Living in Harmony with a New Roommate

The thought of college can be scary and the concept of living with a complete stranger might be  even scarier. If you're like me, college will be your first time living on your own, away from your family and friends. Even if you're ready to embark on this new adventure and excited for independence and new experiences like I was, you might still be nervous about living so closely with a roommate who is, at this point, a complete stranger. In my experience this anticipation and uncertainty was the scariest part of preparing for college, and that is perfectly normal! However, it is important to keep in mind that your future roommate is probably experiencing many of the same feelings, and wants this to work as much as you do.

Here are some tips to help the transition go smoothly and connect with your new roommate:

Reach Out as Early as Possible

Whether you were assigned a roommate by the college or you connected in another way and made the decision mutually, it is always a good idea to reach out and begin forming a relationship with your new roommate before arriving on campus. Some good conversation points are general daily and bedtime routines, preferences related to noise levels in the room (i.e. music and TV), and thoughts about inviting other people to hang out in your room. Establishing a basic idea of what to expect and your similarities/differences is a good way to ease some of that anxiety!

Discuss What You're Bringing

Once you've connected with your roommate and started to get to know each other, you might want to discuss what items you will be bringing to college. You will only need one refrigerator or rug, for example, so decide who will bring each item. Some roommates like to coordinate color schemes and some stick to their own style on each side of the room. As long as you are both in agreement, do whatever works for you! Talking about how much you might be willing to share items such as a coffee pot, Keurig, water pitcher, lamps, fans, etc. is also beneficial, so you know exactly what you should bring and can avoid ending up with too much clutter.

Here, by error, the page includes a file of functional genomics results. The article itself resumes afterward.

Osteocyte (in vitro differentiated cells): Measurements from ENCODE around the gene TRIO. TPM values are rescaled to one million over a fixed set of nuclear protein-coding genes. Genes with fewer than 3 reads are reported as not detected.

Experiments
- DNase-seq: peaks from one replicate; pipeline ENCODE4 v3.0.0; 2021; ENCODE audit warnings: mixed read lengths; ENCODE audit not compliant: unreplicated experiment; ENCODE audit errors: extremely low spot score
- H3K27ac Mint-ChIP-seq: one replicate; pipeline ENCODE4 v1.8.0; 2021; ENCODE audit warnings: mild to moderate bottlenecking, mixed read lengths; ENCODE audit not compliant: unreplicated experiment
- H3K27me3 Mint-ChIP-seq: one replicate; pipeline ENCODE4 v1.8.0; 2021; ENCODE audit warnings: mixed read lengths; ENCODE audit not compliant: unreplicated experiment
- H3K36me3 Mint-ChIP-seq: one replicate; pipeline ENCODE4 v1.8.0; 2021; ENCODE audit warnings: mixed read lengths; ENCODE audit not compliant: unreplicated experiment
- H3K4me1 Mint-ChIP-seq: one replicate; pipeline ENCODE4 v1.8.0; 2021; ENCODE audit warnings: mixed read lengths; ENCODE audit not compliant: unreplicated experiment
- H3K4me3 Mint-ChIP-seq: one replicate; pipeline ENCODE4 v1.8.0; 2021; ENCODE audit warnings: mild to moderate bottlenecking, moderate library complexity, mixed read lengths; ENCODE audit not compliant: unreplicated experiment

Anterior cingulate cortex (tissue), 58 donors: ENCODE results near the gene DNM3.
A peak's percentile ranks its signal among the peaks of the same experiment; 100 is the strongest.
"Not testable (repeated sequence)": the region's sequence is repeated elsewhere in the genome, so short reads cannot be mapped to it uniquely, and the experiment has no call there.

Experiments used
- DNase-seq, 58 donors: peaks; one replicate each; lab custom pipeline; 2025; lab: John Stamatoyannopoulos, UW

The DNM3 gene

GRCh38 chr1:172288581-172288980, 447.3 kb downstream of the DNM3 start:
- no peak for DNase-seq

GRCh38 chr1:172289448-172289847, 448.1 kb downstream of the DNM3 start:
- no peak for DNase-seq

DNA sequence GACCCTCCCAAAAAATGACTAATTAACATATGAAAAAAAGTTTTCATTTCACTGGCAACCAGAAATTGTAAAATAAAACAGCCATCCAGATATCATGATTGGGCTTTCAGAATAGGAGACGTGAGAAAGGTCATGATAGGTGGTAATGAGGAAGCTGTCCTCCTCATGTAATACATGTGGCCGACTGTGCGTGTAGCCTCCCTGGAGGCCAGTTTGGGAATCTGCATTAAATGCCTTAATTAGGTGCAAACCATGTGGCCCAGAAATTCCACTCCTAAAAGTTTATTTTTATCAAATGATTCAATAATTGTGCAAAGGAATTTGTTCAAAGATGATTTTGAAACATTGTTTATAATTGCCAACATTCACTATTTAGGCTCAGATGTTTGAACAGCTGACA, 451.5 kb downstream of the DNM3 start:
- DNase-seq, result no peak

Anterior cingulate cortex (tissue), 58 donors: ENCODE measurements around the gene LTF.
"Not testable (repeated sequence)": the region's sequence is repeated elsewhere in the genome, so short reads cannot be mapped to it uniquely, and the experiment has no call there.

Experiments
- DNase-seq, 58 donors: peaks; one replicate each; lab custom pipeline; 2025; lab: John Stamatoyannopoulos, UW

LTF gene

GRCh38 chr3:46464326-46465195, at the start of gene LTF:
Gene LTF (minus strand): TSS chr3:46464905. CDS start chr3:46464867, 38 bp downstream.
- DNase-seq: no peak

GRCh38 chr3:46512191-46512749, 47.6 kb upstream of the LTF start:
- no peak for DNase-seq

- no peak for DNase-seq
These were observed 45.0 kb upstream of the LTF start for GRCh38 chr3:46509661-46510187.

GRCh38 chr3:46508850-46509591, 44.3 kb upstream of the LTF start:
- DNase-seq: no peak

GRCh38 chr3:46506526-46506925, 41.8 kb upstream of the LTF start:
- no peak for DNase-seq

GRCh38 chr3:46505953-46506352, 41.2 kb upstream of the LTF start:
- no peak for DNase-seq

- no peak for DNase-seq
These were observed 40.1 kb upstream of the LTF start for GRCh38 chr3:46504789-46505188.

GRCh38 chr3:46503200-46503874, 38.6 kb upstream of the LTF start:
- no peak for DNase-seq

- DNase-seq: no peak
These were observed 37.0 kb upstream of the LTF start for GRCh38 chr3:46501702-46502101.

Always Ask First

Anytime you might have any doubt or uncertainty, just ask! My roommate and I are pretty open with each other and generally don't mind if the other person uses something of ours or invites people over to the room. That being said, the easiest way to avoid any conflict is by simply double checking that they are okay with something before doing it.

Give Yourself Space

Even if you and your roommate get along very well and enjoy spending time together, everybody still needs some personal space and time for themselves. Making sure that both of you have alone time and even times where you are the only one in the room can really help. Getting out in the college community, joining different clubs, and attending events separately is a great way to give yourself a break and avoid getting annoyed with each other.

So You've Formed a Good Relationship, Now What Should You Expect?

Once you've formed a connection with your roommate and started to get into the routine of college life, here are a few more things to keep in mind:

It's Okay to Not Be Best Friends

It is important that you and your roommate get along and have a good relationship with each other. That being said, your roommate might not be your best friend"”and that is perfectly fine. Maybe your first roommate will be your best friend and you will stay in touch long past college. Or maybe you will live together for a year and never speak again. Both scenarios are normal and totally okay! Try not to set unrealistic expectations for your relationship with your roommate, and let it unfold naturally.

Communication is Key

Although it can sometimes be challenging, it's imperative that you and your roommate establish open communication to make sure that everyone's needs are met and you can resolve any issues as they arise. Throughout the whole process, getting to know each other, starting to live together, and every step along the road can go smoothly as long as you communicate consistently and openly.

Trust the Process

Remember, every incoming college student is experiencing the same anxiety and anticipation about meeting and living with their new roommate. There are safeguards and resources in place to help each student's transition to college life be as enjoyable and smooth as possible. When new concerns or anxieties arise, find someone to talk to.

Before arriving on campus this may be an admissions counselor or a trusted adult in your life. On campus a good contact would be a resident assistant, hall director, or academic advisor. Either way, everyone is rooting for your success, comfort, and growth. Try to enjoy the process, and have fun connecting with new people as you embark on this exciting adventure!